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Learn json-everything

JSON Schema is really a cool community to work in. Over the past couple years, our Community Manager, Benja Granados, has had us involved in Google’s Summer of Code program (GSoC), which gives (primarily) students an opportunity to hone their software development skills on real-world problems through contributions to open source.

This year, one of the GSoC projects JSON Schema is working on is a “JSON Schema Tour” website, which will provide a number of (very simple) coding challenges to the user as a way to teach the ins and outs of JSON Schema. I was fortunate enough to be shown a preview of this new site a couple weeks ago, and it inspired me to do something similar for my libraries.

Announcing Learn json-everything

Learn json-everything is a new site where you can learn how to use the various JSON technologies supported by the json-everything project.

In building the lessons for this site, I’m trying to focus more on using the libraries rather than on how to use the underlying technologies. I don’t want to step on the toes of the aforementioned GSoC project or other fantastic learning and reference material sites like Learn JSON Schema.

One exception to this is JSON Path. Since RFC 9535 is relatively new, there’s not a lot of documentation out there yet, so I’ll be teaching the specification’s particular flavor of JSON Path as well.

A typical lesson

Currently a lesson consists of some background information, a link or two to relevant documentation, and a coding challenge. The coding challenge is made up of a task to complete, a code snippet (into which the user’s code will be inserted), and some tests to verify completion.

The background information typically describes the use case for a particular feature, and the coding challenge allows the user to get their hands dirty actually writing code. In my experience, doing is the most effective way to learn.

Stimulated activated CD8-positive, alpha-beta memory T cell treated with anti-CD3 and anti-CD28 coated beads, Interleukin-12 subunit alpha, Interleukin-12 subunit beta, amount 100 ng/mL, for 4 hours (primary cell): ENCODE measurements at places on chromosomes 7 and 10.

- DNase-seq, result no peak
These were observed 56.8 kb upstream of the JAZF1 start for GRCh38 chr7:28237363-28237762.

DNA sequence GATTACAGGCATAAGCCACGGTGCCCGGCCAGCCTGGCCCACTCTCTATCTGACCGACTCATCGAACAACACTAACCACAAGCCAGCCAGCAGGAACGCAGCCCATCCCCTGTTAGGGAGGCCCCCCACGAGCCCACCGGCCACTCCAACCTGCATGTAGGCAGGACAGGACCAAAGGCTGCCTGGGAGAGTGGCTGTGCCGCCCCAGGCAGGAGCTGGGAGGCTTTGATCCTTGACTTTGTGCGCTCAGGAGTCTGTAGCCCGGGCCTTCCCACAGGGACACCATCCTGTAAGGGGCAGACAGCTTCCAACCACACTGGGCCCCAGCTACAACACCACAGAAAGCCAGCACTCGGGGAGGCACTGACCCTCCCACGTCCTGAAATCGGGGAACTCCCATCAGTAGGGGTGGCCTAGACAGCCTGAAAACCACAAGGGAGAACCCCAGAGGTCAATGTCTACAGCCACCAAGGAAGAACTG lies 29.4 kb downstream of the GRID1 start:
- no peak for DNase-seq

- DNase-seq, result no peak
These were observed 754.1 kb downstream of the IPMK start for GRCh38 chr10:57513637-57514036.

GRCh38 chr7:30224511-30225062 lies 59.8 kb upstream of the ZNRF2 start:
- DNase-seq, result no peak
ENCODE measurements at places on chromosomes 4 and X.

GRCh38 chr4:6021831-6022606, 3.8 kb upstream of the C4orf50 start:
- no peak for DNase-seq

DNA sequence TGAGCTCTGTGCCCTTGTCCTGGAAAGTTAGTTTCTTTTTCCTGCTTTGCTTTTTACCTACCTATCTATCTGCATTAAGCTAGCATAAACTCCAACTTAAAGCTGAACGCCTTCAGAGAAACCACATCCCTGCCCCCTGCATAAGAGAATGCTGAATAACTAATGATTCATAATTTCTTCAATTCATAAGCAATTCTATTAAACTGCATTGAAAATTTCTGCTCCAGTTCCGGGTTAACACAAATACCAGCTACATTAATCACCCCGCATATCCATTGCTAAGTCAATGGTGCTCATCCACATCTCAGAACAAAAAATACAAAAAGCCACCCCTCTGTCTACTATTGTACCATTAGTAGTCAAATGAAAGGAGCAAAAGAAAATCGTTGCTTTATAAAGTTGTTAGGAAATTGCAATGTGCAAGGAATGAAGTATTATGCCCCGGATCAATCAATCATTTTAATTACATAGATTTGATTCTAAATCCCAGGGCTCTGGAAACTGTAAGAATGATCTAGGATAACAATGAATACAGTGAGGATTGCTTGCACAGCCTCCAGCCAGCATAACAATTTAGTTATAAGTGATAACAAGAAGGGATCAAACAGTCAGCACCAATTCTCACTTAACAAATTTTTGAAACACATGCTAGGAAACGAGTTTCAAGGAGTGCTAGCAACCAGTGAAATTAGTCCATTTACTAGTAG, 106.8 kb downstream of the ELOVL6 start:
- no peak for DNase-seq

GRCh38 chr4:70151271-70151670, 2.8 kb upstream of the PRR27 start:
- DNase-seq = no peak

As an example, here’s the first lesson for JSON Schema, which teaches you how to deserialize a schema:

Deserializing a Schema


JSON Schema is typically itself represented in JSON. To support this, the JsonSchema type is completely compatible with the System.Text.Json serializer.



Deserialize the text in schemaText into a JsonSchema variable called schema.

Code template

using System.Text.Json;
using System.Text.Json.Nodes;
using Json.Schema;

namespace LearnJsonEverything;

public class Lesson : ILessonRunner<EvaluationResults>
    public EvaluationResults Run(JsonObject test)
        var instance = test["instance"];
        var schemaText =
              "type": "object",
              "properties": {
                "foo": { "type": "number", "minimum": 0 },
                "bar": { "type": "string" }
              "required": ["foo", "bar"]

        /* USER CODE */

        return schema.Evaluate(instance);


InstanceIs valid
{"foo":13,"bar":"a string"}true
{"foo":false,"bar":"a string"}false
{"bar":"a string"}false

Then you’re given a code editor in which you can provide code to replace the /* USER CODE */ comment in the template.

The code in the lesson, along with the user’s code, constructs an ILessonRunner<T> implementation. Each lesson type (JSON Schema, JSON Path, etc.) defines what T is. For JSON Schema, it’s the evaluation results. Then the implementation will be instantiated, Run() will be called for each of the tests, and the results will be compared with the expected outcomes from the tests. The goal is to make all of the tests pass.

If compilation fails, the user will get the compiler output so that they can fix their code.

Funnily, I discovered that adding Console.WriteLine() calls in the user code outputs to the browser console, so that can be used for debugging.

How it works

Like the main playground, Learn json-everything is built with .Net’s Blazor WASM. Everything that the site does happens in the client, including building and running the C# code you enter.

The Blazor stuff is pretty straightforward.

Well, as straightforward as web development can be. I despise CSS layout. I spent two days just trying to get the layout right, whereas the rest of the site infrastructure only took a couple hours! Oh, how I long for the good ol’ days of building UI/UX in WPF…

The really interesting part is how the code is built. I figured out the majority of this when building support for schema generation on the playground, but I refined it a bit more with this site.

Building and running C# inside a web browser